Solar farm

Gabe Torres of Tucson Electric Power (left) discusses some project particulars at Wednesday's groundbreaking.

Before it produces any energy, the Avalon solar farm that kicked off construction Wednesday on a desert patch north of Sahuarita was all about numbers:

•Its $100 million construction phase will provide 300 jobs, mostly to local workers, and after completion, four permanent maintenance and security positions.

•It will provide enough power for 7,000 homes.

•It will kick in $4 million in property taxes over the 20 years that Albuquerque-based owner Avalon Solar Partners has contracted with Tucson Electric Power.

•It's estimated to produce $325,000 in county sales tax during installation.

Also known as the Pima Mine Road Solar Generating Facility, the 35-megawatt, direct-current operation will begin supplying energy to TEP's power grid late this year. Its size and scope is on par with TEP's Avra Valley Solar Generating Station commissioned in December 2012, and will further reduce dependence on coal- and gas-fired turbines, said Jeff Krauss, spokesman for the company's utility scale/renewable resources division.

According to a project fact sheet, zero-emission solar production at the Sahuarita photovoltaic plant will save the atmosphere from more than 53,000 tons of carbon release annually, the equivalent of taking 11,000 cars off the road.

In addition to the obvious, there are other benefits just as notable, officials said at a brief groundbreaking ceremony at the site owned by Asarco. It is about 1.5 miles north of the Climax Molybdenum Technology Center and not visible to traffic. The land, also used for cattle grazing, is among the flattest in the region and ideal for a solar farm.

Representatives of the three companies involved in the project gathered with two dozen elected officials, town leaders and others to herald the first co-op of its kind in Arizona.

“It's an incredible marriage of mining and renewable energy,” said M. Lee Allison, director of the Arizona Geological Survey, noting that demand for base metals is growing by 5 percent a year for cell phones and other popular items, faster than at any other time in history.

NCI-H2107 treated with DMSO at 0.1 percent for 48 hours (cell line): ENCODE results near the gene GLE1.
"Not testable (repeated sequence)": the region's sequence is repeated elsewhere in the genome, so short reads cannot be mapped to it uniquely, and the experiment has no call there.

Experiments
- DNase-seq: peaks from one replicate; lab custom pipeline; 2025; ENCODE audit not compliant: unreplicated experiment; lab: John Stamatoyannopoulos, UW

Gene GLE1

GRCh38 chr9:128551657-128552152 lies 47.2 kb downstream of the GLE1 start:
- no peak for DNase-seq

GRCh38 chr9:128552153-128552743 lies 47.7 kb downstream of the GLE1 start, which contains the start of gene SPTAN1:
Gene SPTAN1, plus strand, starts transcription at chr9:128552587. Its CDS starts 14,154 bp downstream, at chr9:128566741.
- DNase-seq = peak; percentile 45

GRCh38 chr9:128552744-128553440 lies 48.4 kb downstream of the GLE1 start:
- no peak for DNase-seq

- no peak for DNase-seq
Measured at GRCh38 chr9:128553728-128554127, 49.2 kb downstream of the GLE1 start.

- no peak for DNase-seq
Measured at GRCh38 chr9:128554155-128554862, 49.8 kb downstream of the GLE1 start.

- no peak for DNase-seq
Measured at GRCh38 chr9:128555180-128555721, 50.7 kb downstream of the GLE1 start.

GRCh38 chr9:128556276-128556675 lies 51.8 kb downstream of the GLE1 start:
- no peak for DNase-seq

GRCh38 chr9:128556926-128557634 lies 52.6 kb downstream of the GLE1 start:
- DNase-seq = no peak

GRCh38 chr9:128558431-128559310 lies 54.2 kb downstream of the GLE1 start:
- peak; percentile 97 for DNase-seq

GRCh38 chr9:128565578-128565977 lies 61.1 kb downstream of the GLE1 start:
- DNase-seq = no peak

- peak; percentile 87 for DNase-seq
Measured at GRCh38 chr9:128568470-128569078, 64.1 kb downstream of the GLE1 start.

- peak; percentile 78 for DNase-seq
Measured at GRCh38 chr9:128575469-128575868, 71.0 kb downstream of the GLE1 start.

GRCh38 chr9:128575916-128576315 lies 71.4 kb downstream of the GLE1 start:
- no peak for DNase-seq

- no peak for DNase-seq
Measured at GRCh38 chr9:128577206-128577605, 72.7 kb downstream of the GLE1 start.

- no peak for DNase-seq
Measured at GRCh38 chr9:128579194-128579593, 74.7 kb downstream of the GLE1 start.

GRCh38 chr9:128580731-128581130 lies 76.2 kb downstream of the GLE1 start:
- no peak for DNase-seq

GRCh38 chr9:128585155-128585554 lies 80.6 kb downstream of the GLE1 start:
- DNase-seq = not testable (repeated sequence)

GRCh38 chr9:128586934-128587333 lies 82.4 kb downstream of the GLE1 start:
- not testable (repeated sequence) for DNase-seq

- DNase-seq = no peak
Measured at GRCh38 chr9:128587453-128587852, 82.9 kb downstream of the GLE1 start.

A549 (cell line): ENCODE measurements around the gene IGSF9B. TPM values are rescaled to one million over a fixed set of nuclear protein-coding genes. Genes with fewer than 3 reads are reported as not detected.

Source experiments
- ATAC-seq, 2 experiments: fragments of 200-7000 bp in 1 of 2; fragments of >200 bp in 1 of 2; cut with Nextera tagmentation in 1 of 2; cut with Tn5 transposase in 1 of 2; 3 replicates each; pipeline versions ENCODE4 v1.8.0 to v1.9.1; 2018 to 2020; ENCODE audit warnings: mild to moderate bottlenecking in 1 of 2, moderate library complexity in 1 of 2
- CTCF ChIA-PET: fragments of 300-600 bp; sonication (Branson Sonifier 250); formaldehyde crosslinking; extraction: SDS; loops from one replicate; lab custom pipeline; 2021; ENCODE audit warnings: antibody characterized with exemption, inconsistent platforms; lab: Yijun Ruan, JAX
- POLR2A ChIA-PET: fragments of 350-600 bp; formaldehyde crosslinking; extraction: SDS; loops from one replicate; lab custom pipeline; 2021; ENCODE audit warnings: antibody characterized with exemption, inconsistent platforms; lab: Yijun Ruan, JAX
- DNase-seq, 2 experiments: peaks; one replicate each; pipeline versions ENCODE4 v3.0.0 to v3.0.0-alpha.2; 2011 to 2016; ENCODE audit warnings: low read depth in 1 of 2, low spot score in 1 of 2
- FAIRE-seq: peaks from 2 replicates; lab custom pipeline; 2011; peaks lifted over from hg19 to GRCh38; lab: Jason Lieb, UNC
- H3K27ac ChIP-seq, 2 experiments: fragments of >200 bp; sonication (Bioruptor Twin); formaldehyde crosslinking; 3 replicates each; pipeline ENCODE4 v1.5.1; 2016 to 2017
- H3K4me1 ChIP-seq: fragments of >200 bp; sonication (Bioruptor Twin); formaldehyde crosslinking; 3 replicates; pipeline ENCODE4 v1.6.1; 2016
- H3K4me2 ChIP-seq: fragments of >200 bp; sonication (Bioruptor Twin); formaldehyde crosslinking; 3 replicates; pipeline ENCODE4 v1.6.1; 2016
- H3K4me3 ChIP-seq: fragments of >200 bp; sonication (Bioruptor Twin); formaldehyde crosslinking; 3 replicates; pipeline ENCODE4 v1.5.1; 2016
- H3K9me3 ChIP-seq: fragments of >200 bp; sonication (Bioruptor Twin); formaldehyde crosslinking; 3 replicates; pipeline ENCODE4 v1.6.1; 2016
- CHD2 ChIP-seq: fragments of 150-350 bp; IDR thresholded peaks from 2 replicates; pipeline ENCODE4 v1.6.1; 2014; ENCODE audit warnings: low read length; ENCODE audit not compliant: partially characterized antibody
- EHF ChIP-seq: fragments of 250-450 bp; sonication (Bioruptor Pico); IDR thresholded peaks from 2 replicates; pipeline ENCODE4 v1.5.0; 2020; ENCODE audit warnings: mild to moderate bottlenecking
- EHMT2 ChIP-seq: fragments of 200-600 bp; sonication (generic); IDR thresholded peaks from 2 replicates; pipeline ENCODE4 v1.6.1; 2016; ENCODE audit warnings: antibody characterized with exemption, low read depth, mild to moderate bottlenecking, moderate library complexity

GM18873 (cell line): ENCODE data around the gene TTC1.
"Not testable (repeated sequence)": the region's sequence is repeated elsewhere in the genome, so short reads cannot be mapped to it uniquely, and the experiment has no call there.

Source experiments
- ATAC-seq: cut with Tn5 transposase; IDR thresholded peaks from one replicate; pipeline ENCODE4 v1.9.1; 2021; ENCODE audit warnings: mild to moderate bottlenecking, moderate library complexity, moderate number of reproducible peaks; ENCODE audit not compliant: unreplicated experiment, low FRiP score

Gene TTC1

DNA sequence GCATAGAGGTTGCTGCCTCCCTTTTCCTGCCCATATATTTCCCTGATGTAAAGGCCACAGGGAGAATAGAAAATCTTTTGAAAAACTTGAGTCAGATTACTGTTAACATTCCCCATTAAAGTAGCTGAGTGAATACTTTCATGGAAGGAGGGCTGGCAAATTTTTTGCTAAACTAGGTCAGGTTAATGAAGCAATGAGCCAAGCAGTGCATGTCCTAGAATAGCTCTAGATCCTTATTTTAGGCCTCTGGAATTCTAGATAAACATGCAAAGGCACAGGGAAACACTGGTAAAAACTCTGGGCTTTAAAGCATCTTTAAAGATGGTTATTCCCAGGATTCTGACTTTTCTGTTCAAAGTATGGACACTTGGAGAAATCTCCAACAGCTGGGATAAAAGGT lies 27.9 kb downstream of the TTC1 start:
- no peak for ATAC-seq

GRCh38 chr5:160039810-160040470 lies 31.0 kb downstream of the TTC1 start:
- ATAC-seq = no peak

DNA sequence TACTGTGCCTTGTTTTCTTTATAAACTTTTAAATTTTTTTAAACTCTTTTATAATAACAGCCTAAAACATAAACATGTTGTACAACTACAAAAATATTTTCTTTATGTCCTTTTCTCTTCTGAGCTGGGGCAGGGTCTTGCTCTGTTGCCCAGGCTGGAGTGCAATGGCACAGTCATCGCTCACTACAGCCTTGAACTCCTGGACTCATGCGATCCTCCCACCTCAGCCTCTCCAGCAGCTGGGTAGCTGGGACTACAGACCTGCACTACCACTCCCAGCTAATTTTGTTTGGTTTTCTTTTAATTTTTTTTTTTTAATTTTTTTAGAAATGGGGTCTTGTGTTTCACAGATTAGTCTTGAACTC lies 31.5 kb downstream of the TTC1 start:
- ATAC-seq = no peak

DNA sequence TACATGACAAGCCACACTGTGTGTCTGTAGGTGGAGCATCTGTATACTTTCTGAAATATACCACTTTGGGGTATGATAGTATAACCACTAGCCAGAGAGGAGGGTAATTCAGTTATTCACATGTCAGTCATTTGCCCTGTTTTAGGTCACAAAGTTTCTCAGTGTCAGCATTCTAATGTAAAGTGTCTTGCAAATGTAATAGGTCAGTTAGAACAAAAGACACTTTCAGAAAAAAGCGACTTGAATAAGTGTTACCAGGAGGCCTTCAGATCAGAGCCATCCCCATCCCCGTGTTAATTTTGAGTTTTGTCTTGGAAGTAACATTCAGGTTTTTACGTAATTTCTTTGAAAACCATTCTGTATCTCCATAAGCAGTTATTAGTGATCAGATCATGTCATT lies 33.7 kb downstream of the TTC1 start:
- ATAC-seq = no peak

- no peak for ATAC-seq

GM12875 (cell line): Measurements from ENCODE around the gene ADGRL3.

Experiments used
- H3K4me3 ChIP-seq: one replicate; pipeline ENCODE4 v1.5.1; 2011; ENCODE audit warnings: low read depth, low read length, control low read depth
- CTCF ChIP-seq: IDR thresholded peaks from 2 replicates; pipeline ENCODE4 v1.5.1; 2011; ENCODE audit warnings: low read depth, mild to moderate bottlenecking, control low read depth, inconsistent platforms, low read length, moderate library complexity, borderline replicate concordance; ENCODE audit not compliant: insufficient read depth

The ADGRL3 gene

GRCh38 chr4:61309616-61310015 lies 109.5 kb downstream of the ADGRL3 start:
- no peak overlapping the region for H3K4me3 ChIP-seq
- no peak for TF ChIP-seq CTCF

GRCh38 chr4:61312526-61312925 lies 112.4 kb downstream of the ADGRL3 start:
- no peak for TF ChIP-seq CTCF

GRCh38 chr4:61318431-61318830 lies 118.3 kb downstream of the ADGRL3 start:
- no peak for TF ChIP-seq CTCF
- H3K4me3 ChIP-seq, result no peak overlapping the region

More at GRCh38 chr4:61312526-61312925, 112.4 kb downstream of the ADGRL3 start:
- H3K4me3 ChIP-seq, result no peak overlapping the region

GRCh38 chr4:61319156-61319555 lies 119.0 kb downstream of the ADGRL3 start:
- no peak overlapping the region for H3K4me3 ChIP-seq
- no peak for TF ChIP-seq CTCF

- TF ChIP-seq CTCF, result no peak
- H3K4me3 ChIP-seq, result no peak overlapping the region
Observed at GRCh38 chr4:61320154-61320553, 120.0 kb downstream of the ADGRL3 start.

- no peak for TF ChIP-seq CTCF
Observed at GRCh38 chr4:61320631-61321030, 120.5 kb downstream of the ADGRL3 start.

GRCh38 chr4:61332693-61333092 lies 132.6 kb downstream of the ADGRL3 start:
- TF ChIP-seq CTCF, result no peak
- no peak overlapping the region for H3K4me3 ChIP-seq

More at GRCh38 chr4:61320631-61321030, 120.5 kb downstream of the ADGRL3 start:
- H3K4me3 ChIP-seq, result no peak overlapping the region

“We'll need local resources to move energy so it seems fitting that they're building this next to a copper mine.”

The ability to produce clean, renewable energy locally decreases costs and reduces the carbon footprint in addition to providing jobs, he said. “It's the new environmentalism.”

Although Arizona is well-endowed with mineral resources and its solar and wind assets are among the country's best, it doesn't have a lot of private land, noted Mary Poulton, head of University of Arizona's Mining and Geological Engineering Department and the new Institute for Mineral Resources.

“We have to be efficient and clever at developing.”

The Pima Mine Road facility will occupy 500 acres surrounded by nearly 1,500 more acres of vacant Asarco land, where there's room for more solar development, Krauss said. Clenara is negotiating with TEP to do one more 10-megawatt installation, and looking to replicate agreements with owners of mining and/or agricultural land elsewhere.

At the Pima Mine Road plant, construction noise will mostly involve truck traffic; dust will be controlled by spray trucks, and longterm, by the planting of native grass, Clenara noted.

The company will also install a small solar plant at nearby Asarco Mineral Discovery Center using the same type of photovoltaic panels, and an exhibit explaining their benefits will be featured there.

Kitty Bottemiller | 547-9732